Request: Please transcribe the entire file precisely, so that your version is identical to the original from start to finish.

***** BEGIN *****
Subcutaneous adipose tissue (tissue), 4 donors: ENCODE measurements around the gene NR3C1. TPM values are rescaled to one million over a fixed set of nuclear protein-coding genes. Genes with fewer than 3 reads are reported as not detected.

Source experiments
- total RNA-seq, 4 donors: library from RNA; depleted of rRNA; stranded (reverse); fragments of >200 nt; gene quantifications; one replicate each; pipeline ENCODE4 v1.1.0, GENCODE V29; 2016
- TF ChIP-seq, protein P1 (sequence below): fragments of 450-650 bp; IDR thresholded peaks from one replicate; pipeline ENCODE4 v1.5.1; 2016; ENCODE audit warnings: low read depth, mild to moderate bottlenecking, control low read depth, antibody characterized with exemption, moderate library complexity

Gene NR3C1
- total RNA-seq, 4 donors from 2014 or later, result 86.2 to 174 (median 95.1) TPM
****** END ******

Subcutaneous adipose tissue (tissue), 4 donors: ENCODE measurements around the gene NR3C1. TPM values are rescaled to one million over a fixed set of nuclear protein-coding genes. Genes with fewer than 3 reads are reported as not detected.

Source experiments
- total RNA-seq, 4 donors: library from RNA; depleted of rRNA; stranded (reverse); fragments of >200 nt; gene quantifications; one replicate each; pipeline ENCODE4 v1.1.0, GENCODE V29; 2016
- TF ChIP-seq, protein P1 (sequence below): fragments of 450-650 bp; IDR thresholded peaks from one replicate; pipeline ENCODE4 v1.5.1; 2016; ENCODE audit warnings: low read depth, mild to moderate bottlenecking, control low read depth, antibody characterized with exemption, moderate library complexity

Gene NR3C1
- total RNA-seq, 4 donors from 2014 or later, result 86.2 to 174 (median 95.1) TPM